Tagrisso Helps Lung Cancer Patients Whose Disease Resisted Other Therapies, Trial Shows

Tagrisso Helps Lung Cancer Patients Whose Disease Resisted Other Therapies, Trial Shows

Tagrisso (osimertinib) was more effective than chemotherapy in treating lung cancer patients whose disease had progressed on another treatment, according to a Phase 3 clinical trial.

Patients who took Tagrisso also had significantly better progression-free survival rates than a placebo group, and few side effects, the AstraZeneca-sponsored trial showed.

The study, “Patient-reported symptoms and impact of treatment with osimertinib vs chemotherapy for advanced non-small-cell lung cancer,” was presented at the European Lung Cancer Conference 2017 in Geneva, May 5–8.

“With my past experience conducting clinical trials, I often see new treatments that might be more effective, but are also usually more toxic,” Dr. Chee Lee, the study’s lead author, said in a press release. He is an oncologist at the St. George Hospital Cancer Care Centre in Australia.

“Osimertinib not only increases progression-free survival, but it is well-tolerated, which makes a big difference for our patients,” he said.

The Phase 3 AURA3 trial (NCT02151981) covered 419 patients with advanced non-small cell lung cancer and an epidermal growth factor receptor (EGFR) mutation called T790M.

Tumors with the receptor become resistant to the EGFR-tyrosine kinase inhibitors that patients took before the trial. That led to the patients’ cancer progressing. Because Tagrisso is a newer-generation EGFR-tyrosine kinase inhibitor, researchers thought it might be effective against lung cancer — and it proved to be.

Patients were randomly split into groups receiving a Tagrisso tablet or chemotherapy. Those receiving Tagrisso had a progression-free survival rate of 10.1 months. Chemotherapy, on the other hand, put off the disease for only 4.4 months.

Tagrisso users said they experienced fewer lung cancer symptoms as well. The main ones, they said, were breathlessness, chest pain, fatigue and loss of appetite. “It generally took longer for these symptoms to get worse in patients taking the osimertinib tablet compared to chemotherapy,” Lee said.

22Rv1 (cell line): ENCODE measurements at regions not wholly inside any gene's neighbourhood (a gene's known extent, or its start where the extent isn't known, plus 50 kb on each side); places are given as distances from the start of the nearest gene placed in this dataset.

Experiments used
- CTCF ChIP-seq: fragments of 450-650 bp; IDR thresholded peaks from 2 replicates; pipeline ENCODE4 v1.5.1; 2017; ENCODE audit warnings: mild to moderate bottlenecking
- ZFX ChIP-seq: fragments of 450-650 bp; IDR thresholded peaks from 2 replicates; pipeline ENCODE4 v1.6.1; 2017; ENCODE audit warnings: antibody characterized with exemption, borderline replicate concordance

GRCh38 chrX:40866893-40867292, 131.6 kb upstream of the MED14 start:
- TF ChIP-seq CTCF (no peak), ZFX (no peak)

In addition, patients said Tagrisso improved their physical, cognitive, emotional and social functioning. “Patients taking osimertinib were more able to do normal daily activities and socialize than those on chemotherapy,” Lee said.

“Patients with metastatic lung cancer receiving first-line treatment are really quite sick,” he said. “Patients in the AURA3 trial had progressed on first-line treatment and were receiving second-line therapy, so they were even sicker. To be able to reduce cancer symptoms and improve quality of life in addition to progression-free survival for these patients is a major leap.

“For patients with incurable cancer, prolonging only progression-free survival probably has very little meaning for them,” he added. “However, treatment that can additionally improve symptoms and maintain quality of life probably means a lot for these patients.”

Dr. Solange Peters, head of oncology at University Hospital Center of Vaudois in Switzerland, said the results indicated that the patients in the trial should stay with a newer-generation tyrosine kinase inhibitor.

“Before these results, clinicians had the feeling that second-line osimertinib would be efficient and better tolerated than chemotherapy ,but it was a subjective assumption,” she said. “We now have proof that the drug has better activity, less toxicity, and improves quality of life.”

Peters said she hopes to see research on other treatment-resistant therapies. “More research is needed to find better second-line treatments for patients with a different mechanism of resistance, for whom chemotherapy is currently the only option,” she said.

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